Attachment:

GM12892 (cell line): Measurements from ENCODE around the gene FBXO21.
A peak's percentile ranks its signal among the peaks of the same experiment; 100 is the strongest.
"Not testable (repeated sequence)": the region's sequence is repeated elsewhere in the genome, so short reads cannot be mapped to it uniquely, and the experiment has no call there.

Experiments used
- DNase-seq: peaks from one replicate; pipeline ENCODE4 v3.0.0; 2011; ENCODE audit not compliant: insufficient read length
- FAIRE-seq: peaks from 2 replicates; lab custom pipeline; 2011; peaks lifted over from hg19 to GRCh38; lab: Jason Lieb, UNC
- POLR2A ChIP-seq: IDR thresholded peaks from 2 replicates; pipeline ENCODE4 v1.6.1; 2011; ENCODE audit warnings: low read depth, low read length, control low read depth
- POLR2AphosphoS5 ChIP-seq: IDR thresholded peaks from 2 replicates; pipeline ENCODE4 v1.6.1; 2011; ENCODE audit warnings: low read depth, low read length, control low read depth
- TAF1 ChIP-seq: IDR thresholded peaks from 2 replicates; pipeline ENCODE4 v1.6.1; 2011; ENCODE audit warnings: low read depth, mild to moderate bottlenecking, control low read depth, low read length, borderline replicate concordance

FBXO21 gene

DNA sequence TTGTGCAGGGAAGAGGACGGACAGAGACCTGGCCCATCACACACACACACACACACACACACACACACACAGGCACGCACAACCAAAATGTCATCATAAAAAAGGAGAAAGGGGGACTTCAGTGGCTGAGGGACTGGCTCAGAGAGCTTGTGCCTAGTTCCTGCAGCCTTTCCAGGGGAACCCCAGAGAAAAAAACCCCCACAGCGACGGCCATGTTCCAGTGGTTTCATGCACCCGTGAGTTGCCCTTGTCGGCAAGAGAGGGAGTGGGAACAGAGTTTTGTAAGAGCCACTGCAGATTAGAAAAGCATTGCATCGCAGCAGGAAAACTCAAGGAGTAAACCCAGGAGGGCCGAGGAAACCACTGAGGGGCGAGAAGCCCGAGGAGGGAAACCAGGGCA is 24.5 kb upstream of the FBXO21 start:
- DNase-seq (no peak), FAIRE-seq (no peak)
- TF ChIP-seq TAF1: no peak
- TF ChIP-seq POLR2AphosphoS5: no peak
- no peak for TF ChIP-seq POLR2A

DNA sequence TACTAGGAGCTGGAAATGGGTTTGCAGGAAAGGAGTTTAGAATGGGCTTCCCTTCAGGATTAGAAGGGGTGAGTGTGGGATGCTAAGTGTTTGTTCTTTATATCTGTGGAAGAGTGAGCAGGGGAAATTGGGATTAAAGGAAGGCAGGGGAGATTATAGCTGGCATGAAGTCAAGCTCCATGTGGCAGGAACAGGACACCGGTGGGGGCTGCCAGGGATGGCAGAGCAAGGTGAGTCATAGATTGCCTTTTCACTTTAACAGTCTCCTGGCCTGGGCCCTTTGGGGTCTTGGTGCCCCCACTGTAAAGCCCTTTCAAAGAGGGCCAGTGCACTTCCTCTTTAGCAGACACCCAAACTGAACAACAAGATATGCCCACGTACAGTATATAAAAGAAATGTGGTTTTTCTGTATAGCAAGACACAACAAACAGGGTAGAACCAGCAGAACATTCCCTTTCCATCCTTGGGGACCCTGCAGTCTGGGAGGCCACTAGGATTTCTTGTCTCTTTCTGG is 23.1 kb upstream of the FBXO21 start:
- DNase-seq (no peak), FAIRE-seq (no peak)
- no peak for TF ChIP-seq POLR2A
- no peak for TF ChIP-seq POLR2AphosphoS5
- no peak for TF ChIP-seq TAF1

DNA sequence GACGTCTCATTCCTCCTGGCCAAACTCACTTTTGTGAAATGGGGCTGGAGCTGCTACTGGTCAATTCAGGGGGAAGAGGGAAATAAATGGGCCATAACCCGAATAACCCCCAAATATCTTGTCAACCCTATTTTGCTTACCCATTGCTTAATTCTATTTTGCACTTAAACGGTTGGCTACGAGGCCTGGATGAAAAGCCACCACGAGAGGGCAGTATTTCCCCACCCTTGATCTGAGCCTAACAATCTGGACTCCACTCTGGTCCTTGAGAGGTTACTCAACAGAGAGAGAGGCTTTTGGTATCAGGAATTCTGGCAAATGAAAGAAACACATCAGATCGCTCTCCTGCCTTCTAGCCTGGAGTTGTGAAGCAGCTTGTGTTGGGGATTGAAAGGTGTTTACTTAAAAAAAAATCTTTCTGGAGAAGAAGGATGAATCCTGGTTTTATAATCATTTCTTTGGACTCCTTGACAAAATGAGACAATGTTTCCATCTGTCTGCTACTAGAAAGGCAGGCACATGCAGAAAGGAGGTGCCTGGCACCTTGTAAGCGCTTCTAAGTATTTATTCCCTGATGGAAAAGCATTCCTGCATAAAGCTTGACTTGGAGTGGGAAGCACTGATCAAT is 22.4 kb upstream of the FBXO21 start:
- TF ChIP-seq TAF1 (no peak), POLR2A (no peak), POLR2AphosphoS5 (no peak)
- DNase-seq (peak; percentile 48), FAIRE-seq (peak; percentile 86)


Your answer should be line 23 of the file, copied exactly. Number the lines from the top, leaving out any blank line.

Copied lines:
- DNase-seq (peak; percentile 48), FAIRE-seq (peak; percentile 86)